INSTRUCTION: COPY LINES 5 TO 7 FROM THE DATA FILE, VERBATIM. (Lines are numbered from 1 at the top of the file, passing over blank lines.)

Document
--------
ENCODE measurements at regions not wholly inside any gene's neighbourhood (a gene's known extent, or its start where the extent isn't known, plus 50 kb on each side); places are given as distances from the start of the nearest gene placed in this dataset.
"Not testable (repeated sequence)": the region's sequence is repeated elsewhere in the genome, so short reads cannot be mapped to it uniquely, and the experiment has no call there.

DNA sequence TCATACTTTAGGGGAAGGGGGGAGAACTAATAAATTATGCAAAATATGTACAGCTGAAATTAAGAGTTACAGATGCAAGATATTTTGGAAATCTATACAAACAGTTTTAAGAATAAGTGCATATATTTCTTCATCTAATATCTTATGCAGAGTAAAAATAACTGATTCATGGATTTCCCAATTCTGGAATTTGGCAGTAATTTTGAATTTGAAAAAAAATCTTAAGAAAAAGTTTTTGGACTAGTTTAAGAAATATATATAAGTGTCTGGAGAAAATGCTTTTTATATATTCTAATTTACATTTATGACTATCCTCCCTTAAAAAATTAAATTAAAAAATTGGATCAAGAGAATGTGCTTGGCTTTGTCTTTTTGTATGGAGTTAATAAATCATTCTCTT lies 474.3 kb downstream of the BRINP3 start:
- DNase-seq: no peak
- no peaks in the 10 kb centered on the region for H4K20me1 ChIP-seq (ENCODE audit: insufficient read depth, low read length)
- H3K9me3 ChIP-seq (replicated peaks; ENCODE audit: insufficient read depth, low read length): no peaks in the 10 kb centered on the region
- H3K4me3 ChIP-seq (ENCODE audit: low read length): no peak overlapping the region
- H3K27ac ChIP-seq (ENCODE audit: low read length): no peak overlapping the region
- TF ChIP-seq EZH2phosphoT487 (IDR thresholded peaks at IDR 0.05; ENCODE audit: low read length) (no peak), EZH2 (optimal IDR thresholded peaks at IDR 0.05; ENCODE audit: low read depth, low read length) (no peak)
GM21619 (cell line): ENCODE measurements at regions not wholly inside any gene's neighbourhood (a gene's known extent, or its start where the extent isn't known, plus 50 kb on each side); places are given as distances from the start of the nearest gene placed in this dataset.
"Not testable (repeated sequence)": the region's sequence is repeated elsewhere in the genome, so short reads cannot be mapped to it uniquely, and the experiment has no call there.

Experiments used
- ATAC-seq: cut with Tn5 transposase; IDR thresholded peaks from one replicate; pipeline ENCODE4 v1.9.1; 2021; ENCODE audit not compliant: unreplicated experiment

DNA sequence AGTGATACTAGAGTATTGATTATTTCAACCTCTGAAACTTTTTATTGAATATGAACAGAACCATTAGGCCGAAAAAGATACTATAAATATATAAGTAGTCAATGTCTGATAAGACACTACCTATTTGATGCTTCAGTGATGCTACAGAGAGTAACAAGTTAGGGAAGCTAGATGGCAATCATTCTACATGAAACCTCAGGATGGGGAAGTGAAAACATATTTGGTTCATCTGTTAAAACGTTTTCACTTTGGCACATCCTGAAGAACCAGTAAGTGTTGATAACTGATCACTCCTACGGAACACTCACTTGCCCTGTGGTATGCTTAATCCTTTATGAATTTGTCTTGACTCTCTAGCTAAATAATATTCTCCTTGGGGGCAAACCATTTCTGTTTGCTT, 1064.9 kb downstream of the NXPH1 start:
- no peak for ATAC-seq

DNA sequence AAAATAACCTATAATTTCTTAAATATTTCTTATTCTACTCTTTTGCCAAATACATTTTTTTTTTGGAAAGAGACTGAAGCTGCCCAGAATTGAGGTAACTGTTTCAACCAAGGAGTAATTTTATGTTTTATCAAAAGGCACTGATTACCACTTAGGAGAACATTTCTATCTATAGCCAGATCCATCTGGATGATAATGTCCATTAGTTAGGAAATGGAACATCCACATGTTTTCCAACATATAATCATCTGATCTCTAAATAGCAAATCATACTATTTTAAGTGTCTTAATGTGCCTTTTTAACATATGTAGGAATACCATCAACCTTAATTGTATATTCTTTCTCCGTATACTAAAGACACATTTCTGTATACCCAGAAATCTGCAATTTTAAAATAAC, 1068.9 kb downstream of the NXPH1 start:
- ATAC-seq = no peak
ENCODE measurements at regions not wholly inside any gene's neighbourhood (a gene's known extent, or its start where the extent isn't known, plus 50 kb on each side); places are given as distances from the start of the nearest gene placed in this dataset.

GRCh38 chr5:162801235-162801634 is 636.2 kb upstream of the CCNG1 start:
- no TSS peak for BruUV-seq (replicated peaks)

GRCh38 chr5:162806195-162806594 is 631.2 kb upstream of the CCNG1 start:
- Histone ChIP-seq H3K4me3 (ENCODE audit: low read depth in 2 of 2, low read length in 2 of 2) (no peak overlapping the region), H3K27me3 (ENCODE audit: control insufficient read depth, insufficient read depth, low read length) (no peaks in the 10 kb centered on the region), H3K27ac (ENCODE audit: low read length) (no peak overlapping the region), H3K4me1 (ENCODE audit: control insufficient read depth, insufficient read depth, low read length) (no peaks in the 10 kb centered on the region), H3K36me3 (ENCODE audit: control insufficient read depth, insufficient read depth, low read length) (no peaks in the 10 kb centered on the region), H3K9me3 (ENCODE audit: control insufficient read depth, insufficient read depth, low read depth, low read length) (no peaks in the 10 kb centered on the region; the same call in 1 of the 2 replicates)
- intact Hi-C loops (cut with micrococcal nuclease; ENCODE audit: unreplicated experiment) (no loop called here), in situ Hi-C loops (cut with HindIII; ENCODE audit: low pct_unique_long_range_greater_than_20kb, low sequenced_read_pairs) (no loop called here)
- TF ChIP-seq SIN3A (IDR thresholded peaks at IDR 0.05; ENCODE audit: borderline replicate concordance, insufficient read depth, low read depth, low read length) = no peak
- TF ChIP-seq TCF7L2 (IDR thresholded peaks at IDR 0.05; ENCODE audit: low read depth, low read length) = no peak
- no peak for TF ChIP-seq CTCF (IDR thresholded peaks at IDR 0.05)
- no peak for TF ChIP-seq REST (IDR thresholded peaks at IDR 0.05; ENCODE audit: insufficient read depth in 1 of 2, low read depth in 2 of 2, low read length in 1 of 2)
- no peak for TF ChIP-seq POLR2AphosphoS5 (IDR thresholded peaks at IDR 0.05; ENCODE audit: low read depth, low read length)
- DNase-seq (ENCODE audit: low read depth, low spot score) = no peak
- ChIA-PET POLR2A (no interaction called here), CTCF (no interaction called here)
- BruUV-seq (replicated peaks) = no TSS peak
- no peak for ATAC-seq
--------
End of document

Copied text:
- no peaks in the 10 kb centered on the region for H4K20me1 ChIP-seq (ENCODE audit: insufficient read depth, low read length)
- H3K9me3 ChIP-seq (replicated peaks; ENCODE audit: insufficient read depth, low read length): no peaks in the 10 kb centered on the region
- H3K4me3 ChIP-seq (ENCODE audit: low read length): no peak overlapping the region